The first issue of 2023 of the Rivista di diritto internazionale privato e processuale (RDIPP) is out. In addition to recent case law and other materials, it features three contributions.
Francesco Salerno, L’impatto della procedura di interpretazione pregiudiziale sul diritto internazionale privato nazionale (The Impact of the Preliminary Rulings of the Court of Justice on National Private International Law)
The European Court of Justice’s uniform interpretation of private international law concerns mainly – even though not only – the EU Regulations adopted pursuant to Art 81 TFEU: in the context of this activity, the Court also takes into account the distinctive features of EU Member States. The increasing number of autonomous notions developed by the Court greatly enhanced the consistency and the effectiveness of the European rules. Against this background, the Italian judicial authorities implemented such a case-law even when it ran counter well-established domestic legal principles. Moreover, the European institutions rarely questioned the case-law of the Court, but when they did so, they adopted new rules of private international law in order to “correct” a well-settled jurisprudential trend of the Court.
Cristina Campiglio, La condizione femminile tra presente e futuro: prospettive internazionalprivatistiche (The Status of Women between Present and Future: Private International Law Perspectives)
One of the Goals of the U.N. 2030 Agenda for Sustainable Development is gender equality (Goal 5), which can also be achieved through the elimination of “all harmful practices, such as child, early and forced marriage” (Target No 3) and the protection of women reproductive rights (Target No 6). This article addresses these two issues in a conflict-of-laws perspective, identifying the legal mechanisms through which legal systems counter the phenomenon of early marriages celebrated abroad and tackle the latest challenges related to the so-called reproductive tourism. After analyzing the role played by public policy exceptions and by the principle of the best interest of the child, it summarizes the Court of Justice’s case-law on the recognition of family situations across borders. In fact, the recognition of the possession of an EU status – meeting the social need to have a personal status which accompanies individuals anywhere within the EU area – is gaining ground. Such status is a personal identity merely functional to the exercise of EU citizens’ freedom of movement (Art 3(2) TEU, Art 21 TFEU and Art 45 EU Charter of Fundamental Rights). The result is the possession, by EU citizens, of a split personal identity – one functional to circulation, while the other one to its full extent – whose compatibility with the EU Charter of Fundamental Rights principles and with the ECHR may be called into question.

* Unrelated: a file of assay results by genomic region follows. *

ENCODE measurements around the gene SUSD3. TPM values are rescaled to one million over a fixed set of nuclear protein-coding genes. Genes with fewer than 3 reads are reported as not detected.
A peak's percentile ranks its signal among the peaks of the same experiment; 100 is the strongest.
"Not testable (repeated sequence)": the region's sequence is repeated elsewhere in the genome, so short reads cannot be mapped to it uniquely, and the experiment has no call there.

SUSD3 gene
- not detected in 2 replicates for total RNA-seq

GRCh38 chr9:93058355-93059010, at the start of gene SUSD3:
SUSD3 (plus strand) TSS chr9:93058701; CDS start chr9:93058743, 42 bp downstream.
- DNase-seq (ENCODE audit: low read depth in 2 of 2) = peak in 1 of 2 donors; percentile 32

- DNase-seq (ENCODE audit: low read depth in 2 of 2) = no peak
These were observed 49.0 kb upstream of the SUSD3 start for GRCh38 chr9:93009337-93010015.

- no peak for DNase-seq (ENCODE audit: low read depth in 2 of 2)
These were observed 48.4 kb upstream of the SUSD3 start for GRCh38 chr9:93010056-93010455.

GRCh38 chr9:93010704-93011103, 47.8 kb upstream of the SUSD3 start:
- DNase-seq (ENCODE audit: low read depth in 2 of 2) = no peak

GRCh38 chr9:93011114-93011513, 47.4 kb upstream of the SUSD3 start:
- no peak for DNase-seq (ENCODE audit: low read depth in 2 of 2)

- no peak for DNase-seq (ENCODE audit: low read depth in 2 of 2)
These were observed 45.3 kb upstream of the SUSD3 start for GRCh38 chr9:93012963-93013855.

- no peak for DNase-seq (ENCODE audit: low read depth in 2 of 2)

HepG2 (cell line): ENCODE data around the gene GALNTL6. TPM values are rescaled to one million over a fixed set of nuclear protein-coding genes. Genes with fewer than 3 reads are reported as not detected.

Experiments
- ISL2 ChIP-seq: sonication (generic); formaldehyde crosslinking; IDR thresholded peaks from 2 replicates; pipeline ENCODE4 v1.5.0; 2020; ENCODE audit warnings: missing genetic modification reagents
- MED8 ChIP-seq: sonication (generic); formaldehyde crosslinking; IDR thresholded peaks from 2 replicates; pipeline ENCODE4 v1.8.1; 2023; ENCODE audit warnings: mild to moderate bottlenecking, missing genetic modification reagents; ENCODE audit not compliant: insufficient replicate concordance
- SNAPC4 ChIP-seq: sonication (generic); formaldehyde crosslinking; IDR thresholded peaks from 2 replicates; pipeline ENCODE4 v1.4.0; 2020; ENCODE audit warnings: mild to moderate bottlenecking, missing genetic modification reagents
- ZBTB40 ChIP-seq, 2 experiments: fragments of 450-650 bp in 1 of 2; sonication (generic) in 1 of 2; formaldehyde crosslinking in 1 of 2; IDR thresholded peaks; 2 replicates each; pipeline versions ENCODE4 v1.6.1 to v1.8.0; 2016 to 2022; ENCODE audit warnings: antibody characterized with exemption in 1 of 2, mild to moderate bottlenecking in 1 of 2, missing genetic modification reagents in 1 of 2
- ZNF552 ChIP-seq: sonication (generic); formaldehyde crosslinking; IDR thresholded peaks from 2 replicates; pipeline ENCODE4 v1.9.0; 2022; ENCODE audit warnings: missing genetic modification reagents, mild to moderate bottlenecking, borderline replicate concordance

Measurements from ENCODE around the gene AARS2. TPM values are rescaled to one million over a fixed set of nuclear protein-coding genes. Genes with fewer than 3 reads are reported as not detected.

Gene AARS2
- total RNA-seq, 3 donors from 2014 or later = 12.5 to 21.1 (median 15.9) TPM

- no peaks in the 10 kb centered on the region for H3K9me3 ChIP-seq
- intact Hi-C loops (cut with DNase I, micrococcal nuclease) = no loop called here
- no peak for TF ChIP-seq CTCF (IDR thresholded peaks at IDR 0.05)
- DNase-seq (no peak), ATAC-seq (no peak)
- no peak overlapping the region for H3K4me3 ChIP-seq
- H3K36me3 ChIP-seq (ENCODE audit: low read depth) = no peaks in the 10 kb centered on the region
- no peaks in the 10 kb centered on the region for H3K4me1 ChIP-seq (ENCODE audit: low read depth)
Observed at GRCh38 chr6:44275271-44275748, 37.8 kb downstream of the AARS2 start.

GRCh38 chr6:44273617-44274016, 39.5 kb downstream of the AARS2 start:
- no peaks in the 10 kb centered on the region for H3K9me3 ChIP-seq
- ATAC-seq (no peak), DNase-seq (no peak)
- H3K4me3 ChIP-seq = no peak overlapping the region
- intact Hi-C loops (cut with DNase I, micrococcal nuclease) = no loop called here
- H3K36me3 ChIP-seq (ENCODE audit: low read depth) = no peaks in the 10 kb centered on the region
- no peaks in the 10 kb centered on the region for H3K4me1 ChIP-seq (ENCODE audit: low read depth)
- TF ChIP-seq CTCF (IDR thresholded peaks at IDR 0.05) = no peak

Marco Farina, I procedimenti per il riconoscimento e l’esecuzione delle decisioni straniere nella recente riforma del processo civile in Italia (Proceedings for the Recognition and Enforcement of Foreign Judgments in the Recent Italian Reform of Civil Procedure)
In this article, the author comments on the new Art. 30-bis of Legislative Decree No 150/2011, introduced by Legislative Decree No 149/2022 reforming Italian civil procedure and aimed at regulating “proceedings for the recognition and enforcement of foreign judgments provided for by European Union law and international conventions”. The author analyses the new provision, focusing on the different procedural rules applicable, depending on the relevant EU Regulation or international convention concerned, to the proceedings that the EU Regulations listed in Art. 30-bis of Legislative Decree No 150/2011 provide for obtaining the recognition and enforcement of the judgments rendered in a Member State other than the one in which they were rendered. In commenting on this new provision, the author offers a reasoned overview of the problems generated by it with the relative possible solutions.